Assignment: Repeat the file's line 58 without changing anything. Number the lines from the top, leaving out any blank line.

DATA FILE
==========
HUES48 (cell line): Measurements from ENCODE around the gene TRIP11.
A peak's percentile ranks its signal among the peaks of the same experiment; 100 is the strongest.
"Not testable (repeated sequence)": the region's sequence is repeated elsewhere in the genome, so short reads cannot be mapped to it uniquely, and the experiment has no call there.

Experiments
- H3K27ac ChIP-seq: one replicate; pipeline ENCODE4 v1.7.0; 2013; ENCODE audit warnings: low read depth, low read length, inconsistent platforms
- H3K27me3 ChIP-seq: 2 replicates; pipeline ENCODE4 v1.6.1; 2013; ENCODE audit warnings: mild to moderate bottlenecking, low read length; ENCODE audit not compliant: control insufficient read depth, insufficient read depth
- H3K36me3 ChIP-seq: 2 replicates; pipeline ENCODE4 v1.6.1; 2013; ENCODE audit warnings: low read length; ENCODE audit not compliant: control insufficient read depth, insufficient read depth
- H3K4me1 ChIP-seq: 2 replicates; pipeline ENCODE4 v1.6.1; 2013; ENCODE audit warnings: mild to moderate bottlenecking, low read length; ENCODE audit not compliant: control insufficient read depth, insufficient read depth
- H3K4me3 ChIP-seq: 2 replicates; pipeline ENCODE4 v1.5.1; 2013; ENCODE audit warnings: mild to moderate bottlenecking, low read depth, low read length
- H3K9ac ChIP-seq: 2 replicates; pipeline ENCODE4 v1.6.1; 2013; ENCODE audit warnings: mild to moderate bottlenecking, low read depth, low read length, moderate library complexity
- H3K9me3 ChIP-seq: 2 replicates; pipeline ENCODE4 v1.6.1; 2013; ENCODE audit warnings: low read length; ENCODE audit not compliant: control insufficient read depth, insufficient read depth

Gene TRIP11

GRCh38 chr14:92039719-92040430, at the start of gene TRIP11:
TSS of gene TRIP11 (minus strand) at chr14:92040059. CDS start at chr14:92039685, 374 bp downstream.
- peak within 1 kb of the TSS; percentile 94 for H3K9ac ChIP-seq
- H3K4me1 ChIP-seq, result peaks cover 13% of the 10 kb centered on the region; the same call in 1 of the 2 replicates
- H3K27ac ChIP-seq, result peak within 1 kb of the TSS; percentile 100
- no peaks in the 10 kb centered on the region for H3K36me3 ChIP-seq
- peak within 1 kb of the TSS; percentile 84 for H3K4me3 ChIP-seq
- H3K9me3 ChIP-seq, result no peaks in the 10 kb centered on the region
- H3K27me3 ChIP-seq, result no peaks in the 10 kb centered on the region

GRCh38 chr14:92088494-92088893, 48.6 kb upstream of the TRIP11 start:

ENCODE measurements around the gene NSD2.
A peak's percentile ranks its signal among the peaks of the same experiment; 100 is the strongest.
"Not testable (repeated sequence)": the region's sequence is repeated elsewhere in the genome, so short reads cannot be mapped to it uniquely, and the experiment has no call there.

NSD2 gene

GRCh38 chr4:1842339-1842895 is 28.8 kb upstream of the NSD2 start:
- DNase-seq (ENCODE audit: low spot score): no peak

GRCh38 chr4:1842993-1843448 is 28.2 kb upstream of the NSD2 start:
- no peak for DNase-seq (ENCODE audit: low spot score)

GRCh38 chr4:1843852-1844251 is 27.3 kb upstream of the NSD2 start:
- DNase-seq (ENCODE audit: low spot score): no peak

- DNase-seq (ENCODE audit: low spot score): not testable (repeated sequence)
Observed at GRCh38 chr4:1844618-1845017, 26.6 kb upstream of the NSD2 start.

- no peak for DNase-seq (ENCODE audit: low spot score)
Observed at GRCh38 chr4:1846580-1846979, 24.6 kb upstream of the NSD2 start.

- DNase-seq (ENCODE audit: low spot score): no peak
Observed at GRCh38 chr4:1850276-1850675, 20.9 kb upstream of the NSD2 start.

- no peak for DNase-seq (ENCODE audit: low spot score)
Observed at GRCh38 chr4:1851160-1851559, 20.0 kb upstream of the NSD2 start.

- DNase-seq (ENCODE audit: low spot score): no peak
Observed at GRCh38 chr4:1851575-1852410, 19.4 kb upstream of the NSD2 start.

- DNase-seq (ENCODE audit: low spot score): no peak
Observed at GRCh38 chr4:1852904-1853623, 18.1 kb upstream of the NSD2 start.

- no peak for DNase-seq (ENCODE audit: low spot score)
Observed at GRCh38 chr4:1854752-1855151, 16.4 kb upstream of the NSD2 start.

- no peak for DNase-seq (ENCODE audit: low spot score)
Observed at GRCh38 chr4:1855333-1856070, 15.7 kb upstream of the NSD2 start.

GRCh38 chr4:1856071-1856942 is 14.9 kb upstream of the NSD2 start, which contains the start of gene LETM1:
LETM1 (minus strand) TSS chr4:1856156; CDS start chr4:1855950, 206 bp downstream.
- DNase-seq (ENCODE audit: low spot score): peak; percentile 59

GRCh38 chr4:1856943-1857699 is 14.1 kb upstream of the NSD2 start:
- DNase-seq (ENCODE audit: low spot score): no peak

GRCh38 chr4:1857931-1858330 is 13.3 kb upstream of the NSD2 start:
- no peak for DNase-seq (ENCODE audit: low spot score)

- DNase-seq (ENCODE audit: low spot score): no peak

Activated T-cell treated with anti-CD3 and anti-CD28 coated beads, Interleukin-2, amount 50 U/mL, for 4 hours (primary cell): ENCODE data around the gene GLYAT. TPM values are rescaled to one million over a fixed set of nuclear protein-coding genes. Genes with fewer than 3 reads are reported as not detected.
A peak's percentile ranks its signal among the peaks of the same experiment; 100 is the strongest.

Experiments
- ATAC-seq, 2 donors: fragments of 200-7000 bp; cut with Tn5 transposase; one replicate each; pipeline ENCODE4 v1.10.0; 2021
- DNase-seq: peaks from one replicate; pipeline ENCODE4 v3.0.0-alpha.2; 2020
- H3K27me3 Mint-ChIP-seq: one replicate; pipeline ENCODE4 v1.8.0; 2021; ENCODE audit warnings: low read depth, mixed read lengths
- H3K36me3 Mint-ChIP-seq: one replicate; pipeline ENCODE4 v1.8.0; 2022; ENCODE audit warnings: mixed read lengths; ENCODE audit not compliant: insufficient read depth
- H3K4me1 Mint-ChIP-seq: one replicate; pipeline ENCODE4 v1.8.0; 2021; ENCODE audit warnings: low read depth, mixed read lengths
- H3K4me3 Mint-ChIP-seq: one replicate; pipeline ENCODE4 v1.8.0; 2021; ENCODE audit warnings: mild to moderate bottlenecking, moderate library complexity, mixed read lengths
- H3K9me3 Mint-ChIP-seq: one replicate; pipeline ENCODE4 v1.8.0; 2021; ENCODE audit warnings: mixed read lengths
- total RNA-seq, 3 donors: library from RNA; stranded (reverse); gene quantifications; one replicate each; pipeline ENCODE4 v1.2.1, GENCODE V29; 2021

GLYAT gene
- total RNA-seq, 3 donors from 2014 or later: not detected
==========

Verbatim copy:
A peak's percentile ranks its signal among the peaks of the same experiment; 100 is the strongest.